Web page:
Tuesday, June 29, 2010

Corporate borrowing costs unchanged for five years


This chart shows the average yield on BAA corporate bonds over the past 5 years. The latest datapoint is 6.15% (as of June 28th), which is almost the lowest reading on the chart. Corporate bond yields spiked during the recession, when fear of massive corporate defaults was intense and it was difficult if not impossible for just about anyone to obtain credit. Spreads (the difference between corporate and Treasury yields) are about 100 bps wider today than they were in the tranquil 2005-2006 period, mainly because Treasury yields have collapsed. Borrowing costs for the typical large corporation have not risen at all in five years, but the widening of spreads indicates that expected default rates are much higher. It's not that there is a shortage of money in the system today, it's that fears of losses are still running fairly high. The market seems more preoccupied by fear than by reality.

12 comments:

The Lantern said...

Big companies have little problems borrowing, just look at BP. I think banks view corporate lending to big firms as conducive to future higher margin fee and trading business. In addition, investors have been taking more risk with yields so low. All good if you're in the Fortune 1000 and need cash.

Unfortunately, it's another story for smaller companies (where a lot of jobs are created). Most of the surveys I have seen show that lending conditions and costs are outright brutal. Scott, do you see this bifurcation persisting?

Scott Grannis said...

Clearly there has been a bifurcation between big and small borrowers. But I'm hearing more and more anecdotal evidence that suggests lending to small businesses is picking up, that smaller banks are becoming more aggressive. And don't forget that mortgage rates are just about as low as they've ever been. Banks are not going to sit on reserves that earn only 0.25% forever, when there is lots of money to be made by lending it out.

Benjamin said...

Brutal day on Wall Street.
Clearly, we need even lower interest rates.
The Fed should be throwing in the kitchen sink at this point.

Scott Grannis said...

The Fed already has thrown in the kitchen sink. 2-yr Treasury yields are at their lowest point ever, suggesting that the funds rate is going to be essentially zero for the next year or so. And of course they have pumped in over $1 trillion of reserves to the banking system. Calling for more of the same is almost insanity. If the problem is a weak economy, the solution is not more money and/or lower interest rates. The solution is more likely found somewhere else. Hint: fiscal policy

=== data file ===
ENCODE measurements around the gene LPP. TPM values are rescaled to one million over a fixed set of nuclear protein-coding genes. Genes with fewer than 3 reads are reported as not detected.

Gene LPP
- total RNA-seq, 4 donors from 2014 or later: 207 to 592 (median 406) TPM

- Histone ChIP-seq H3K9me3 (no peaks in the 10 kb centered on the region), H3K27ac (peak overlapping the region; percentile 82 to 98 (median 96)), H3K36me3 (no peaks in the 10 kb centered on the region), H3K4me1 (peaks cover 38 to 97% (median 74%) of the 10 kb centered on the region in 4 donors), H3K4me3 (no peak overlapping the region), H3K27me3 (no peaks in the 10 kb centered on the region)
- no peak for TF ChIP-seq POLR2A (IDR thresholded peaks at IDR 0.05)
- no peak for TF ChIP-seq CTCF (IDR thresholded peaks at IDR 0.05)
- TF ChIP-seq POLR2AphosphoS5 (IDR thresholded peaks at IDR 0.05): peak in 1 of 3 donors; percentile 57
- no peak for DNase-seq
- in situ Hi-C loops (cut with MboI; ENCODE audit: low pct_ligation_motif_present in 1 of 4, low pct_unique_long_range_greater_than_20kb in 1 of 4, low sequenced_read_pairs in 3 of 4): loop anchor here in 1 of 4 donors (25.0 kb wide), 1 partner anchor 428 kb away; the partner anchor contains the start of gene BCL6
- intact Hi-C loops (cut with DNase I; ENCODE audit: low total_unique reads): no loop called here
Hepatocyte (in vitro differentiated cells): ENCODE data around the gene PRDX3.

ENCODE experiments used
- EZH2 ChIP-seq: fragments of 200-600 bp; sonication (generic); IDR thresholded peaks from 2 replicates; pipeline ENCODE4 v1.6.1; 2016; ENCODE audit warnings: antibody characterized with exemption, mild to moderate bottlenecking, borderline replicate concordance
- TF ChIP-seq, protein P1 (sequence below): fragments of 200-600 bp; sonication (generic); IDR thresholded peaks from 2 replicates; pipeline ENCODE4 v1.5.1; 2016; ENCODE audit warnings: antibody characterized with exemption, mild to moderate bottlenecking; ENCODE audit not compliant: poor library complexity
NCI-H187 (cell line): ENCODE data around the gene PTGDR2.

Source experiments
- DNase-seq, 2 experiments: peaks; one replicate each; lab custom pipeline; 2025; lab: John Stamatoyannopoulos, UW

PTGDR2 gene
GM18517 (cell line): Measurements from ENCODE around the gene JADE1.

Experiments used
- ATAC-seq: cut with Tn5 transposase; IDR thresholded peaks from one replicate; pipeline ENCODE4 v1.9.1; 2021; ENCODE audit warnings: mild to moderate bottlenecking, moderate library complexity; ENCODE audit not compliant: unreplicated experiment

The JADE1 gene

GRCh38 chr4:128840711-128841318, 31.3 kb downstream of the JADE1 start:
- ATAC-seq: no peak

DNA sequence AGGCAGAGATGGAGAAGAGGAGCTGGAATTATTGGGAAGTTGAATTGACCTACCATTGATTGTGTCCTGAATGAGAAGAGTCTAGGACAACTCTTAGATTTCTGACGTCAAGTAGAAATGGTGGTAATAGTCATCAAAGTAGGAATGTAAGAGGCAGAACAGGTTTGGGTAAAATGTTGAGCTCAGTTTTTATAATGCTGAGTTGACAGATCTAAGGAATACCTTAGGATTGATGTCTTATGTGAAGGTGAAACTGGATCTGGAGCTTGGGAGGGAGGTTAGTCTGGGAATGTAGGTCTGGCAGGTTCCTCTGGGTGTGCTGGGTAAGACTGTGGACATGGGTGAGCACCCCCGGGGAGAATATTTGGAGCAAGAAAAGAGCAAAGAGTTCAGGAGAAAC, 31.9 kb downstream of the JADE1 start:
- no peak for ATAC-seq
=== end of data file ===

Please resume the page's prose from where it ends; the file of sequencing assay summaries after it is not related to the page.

Benjamin said...

Scott-
You may wish to check out Money Illusion, run by a right-wing monetarist. He makes a good case for monetary action.
On fiscal: Don't think it matters that much. Obviously, large deficits need to be brought down, but we are hardly suffering from crowding out or demand-pull inflation at this point.
Actually, some of Money Illusion's ideas go glove-in-hand with some of Redleaf/Vigilante.

Rob said...
This comment has been removed by the author.
Public Library said...

Rob. Scott gives you his honest opinion. You make your own decisions to invest when and at what levels of risk/reward.

Whether we all agree or disagree with his opinions should be of no consequence to our investments.

Take responsibility for your actions mate.

septizoniom said...

mr grannis: you have no better clue than anyone on what is the proper price of anything, nay i would say a blinkered view. stop pretending you know more than you do. you are so compromised by relentless optomism. yield.

Cabodog said...

This is Scott's blog. He has an opinion that he's willing to take his time to share. Personally, right or wrong, I value his input into the global conversation regarding the economy.

A blog is similar to a conversation at a coffee shop or barber shop. It's great when everyone's got an opinion and is willing to contribute to the conversation; it's all about sharing your viewpoint.

Don't be rude by telling someone their opinions, even when backed by solid evidence, are completely wrong. I would never think of saying that in a coffee house and we sure shouldn't say it here.

It's polite to ask questions, even poke holes in research opinions for the sake of furthering the conversation, but some bozos on here are essentially saying "shut up, you're wrong" and that's just... wrong.

Scott, as always, thanks for taking the considerable time required to put your thoughts onto digital paper and share your research. Besides, you've been solidly correct in my book since December, 2008. Thanks.

KeepGoing said...

Keep hoing - the current hic-cup in markets is being played out against a sea of unmerited negativity and vicious sabotage. All that you have said the last 2 years has been nailed on - your analysis is always much much appreciated. Victory is close.

Scott Grannis said...

Just a reminder to all that my opinions here are free of charge, and therefore may be worthless. I share my thoughts in the hope that I understand things better than the average person, but there is of course no guarantee that I will be proven right. I also very much enjoy the generally high level of discourse in the comments section, something which does not appear on many blogs that I have visited over the years. I take that as a compliment, and it's a good part of the reason I continue to post.

Rob said...

Your recent comments have been worse than worthless.

"A bull market in the days and weeks ahead" you said, just as a mega-bear market kicked back in.

Richard Russell was right and you were fatally wrong.

Fatal for me, that is. Not for you.

You're comfortably retired and very wealthy.

Must be nice.